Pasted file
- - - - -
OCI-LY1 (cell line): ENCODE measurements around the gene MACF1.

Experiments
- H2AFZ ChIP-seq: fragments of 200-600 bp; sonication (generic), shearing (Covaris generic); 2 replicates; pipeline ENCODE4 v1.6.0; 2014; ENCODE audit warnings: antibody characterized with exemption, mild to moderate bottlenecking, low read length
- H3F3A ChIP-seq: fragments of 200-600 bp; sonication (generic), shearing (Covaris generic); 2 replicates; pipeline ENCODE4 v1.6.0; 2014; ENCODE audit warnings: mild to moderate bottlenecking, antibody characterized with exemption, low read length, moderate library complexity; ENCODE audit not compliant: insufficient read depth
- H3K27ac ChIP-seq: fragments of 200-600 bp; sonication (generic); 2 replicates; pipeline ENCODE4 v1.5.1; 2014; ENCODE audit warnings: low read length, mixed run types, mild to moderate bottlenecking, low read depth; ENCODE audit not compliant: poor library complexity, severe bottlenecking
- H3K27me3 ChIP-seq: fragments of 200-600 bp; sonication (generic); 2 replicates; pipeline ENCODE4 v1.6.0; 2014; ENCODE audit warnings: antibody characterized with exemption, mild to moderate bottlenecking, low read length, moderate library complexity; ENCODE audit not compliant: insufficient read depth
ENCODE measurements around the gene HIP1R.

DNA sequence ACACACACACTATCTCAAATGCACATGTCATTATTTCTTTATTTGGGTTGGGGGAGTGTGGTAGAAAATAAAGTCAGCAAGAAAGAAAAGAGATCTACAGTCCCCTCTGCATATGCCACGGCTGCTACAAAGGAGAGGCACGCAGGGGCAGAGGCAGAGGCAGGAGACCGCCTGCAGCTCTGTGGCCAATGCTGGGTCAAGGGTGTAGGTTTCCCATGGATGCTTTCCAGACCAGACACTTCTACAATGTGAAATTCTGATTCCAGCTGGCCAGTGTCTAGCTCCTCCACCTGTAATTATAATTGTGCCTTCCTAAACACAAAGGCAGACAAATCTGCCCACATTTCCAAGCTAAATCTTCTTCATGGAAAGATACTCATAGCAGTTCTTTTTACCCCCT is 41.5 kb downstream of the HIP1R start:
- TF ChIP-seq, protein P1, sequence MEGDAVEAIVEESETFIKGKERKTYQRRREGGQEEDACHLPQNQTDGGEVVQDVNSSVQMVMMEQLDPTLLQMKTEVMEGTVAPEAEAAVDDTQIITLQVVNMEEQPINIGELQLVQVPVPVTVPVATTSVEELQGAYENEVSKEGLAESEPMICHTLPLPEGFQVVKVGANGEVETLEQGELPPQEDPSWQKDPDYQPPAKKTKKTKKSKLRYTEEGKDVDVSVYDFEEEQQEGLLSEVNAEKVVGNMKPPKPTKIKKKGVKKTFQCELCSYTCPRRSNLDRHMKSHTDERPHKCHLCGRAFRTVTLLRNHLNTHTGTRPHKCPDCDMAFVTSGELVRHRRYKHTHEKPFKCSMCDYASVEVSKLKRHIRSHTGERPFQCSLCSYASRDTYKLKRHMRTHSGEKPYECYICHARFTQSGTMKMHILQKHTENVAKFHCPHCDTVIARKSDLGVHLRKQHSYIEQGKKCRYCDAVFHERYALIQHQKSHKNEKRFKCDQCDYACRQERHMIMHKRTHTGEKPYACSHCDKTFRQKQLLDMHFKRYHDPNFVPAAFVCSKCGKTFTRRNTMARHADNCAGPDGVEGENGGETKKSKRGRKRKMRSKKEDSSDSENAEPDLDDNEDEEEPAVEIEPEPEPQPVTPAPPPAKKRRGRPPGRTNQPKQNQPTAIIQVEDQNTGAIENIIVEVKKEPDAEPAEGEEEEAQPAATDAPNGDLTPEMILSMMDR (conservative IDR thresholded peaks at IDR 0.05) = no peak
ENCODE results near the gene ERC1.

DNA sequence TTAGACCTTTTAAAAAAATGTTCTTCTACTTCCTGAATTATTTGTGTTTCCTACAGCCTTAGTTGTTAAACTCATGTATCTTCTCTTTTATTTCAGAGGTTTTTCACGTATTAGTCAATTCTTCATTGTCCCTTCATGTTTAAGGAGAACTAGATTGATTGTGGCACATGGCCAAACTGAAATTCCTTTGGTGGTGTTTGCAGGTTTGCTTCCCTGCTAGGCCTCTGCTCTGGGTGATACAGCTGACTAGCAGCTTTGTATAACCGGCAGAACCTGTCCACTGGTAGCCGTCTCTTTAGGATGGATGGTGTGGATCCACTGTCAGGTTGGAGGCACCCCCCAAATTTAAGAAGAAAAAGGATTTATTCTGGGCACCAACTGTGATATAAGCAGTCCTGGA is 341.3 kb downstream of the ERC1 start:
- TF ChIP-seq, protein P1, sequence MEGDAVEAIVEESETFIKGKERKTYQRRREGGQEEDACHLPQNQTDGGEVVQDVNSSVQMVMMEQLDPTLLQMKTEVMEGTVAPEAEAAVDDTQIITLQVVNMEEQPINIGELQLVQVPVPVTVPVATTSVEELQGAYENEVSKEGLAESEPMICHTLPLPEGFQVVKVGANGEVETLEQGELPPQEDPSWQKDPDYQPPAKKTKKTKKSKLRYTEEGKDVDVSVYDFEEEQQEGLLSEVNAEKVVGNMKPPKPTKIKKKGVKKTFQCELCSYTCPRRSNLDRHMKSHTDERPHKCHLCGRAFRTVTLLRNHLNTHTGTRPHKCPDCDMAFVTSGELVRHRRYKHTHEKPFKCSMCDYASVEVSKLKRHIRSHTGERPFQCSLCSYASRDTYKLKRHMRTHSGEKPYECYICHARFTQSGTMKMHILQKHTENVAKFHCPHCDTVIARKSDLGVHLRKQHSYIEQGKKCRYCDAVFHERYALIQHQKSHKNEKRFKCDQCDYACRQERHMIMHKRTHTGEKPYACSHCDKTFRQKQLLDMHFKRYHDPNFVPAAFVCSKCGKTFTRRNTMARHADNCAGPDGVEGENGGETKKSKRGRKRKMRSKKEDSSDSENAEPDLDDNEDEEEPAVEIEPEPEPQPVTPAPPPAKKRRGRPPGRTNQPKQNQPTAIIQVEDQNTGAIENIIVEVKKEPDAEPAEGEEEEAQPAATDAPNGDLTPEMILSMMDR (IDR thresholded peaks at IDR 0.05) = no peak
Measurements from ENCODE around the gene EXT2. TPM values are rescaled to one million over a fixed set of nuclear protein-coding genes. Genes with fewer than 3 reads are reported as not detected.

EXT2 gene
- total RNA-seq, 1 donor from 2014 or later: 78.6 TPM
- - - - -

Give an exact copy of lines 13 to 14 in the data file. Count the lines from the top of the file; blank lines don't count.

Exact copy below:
Measurements from ENCODE around the gene EXT2. TPM values are rescaled to one million over a fixed set of nuclear protein-coding genes. Genes with fewer than 3 reads are reported as not detected.

EXT2 gene